Good communication in healthcare is crucial, especially when dealing with patients or their family members.
Good communication in healthcare professionals is a core competency as effective and timely communication builds trust among team members, patients, and care providers.
If you are a healthcare provider, here are five tips on how to hone your communication skills:
Listening is the most important part of communication. Allowing your patients to share their thoughts and feelings will provide valuable information about their lifestyles and beliefs. Listening to your patients also helps to develop a rapport with them, which is a MUST for a healthcare provider as it aids in the appropriate treatment decisions.
When you are listening, you need to be aware of your body language. Your body language says a lot about you. This nonverbal type of communication plays a huge factor in the patient-provider relationship. Maintaining eye contact, nodding appropriately, and empathizing with your patients or their relatives are signs of active listening. Contradictory, looking around, looking at your watch, making faces or making noises are signs that you are not listening and you are not interested in what your patients have to say.
Remember, people will make a judgment of your personality without you even uttering a word simply by observing your body language. So, make sure it is on track.
#2: Take Responsibility
If you miscommunicate (unintentionally), take responsibility for it. This will only increase your credibility and dependability as a healthcare provider. Also, if you said you are going to do something and cannot do it, say so. Even in front of your patient and family, take responsibility of your do and don’ts. Everyone makes mistakes and can improve in one or other areas of life. The idea is to learn from your mistakes. But, it is NOT okay to hide your mistake and lie about it.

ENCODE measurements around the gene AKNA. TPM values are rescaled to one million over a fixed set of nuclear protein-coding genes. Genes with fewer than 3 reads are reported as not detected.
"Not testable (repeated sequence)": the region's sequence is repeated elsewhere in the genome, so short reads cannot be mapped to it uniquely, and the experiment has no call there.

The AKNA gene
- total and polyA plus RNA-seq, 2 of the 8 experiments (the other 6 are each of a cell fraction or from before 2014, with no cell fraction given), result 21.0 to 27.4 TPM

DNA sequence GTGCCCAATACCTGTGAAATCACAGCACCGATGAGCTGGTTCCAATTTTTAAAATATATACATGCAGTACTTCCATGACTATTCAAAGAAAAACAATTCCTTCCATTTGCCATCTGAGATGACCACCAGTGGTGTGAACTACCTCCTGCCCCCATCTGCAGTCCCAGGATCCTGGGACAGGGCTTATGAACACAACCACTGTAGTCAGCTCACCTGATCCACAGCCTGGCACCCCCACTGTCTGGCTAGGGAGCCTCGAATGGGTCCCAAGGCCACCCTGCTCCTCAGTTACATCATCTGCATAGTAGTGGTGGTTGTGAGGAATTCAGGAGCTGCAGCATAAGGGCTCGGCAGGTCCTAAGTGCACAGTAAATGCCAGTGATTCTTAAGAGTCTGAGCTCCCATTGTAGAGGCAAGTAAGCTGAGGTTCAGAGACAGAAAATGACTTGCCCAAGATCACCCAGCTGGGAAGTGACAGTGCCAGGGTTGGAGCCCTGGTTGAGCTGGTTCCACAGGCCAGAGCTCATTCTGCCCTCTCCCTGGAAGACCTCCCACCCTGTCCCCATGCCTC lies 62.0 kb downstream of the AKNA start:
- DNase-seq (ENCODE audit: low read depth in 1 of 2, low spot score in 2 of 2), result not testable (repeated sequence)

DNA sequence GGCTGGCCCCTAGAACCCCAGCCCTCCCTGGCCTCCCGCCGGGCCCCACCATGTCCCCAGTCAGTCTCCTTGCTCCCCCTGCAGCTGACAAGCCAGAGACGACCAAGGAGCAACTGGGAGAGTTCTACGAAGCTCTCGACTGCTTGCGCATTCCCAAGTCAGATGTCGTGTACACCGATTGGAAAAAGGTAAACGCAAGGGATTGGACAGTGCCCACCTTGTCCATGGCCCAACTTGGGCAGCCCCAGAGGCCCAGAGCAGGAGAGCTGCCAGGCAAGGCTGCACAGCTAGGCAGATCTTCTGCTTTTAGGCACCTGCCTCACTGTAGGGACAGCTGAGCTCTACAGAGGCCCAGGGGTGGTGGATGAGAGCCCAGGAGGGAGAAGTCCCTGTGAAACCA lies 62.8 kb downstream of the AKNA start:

#3: Be Honest
To speak honestly, you really need to provide all of the information you have. Don’t try to hide any data when you are communicating with other healthcare providers who are responsible for the patient’s plan of care. Of course, you should not violate HIPPA rule or share any unrelated information. Rather, make sure you provide all the necessary information for the other healthcare providers on your team so they can do their jobs safely and appropriately.
#4: When in Doubt, Say it:
Healthcare is an evolving industry. New medical technologies are released almost daily. There will be a time and place that you may not have heard about a diagnosis or a technique. It is okay to admit this and learn from it. No one knows everything! It is not knowledge that makes you a better person or even a better therapist. It is, in fact, your attitude to learn new things, keep up to date with new research as well as your caring nature that helps you stand out in a crowd.
#5: Be Objective
No one wants to know your personal opinions about a patient, his family, doctor, nurse or fellow therapist. The patient’s current status and functional outcomes are what matter. So, be professional, objective, and use your clinical expertise when you share information.
What about you? Do you have any tips on how to provide good communication in healthcare situations, perhaps with difficult patients or interdisciplinary team members? If so, tell us in the Comments section below.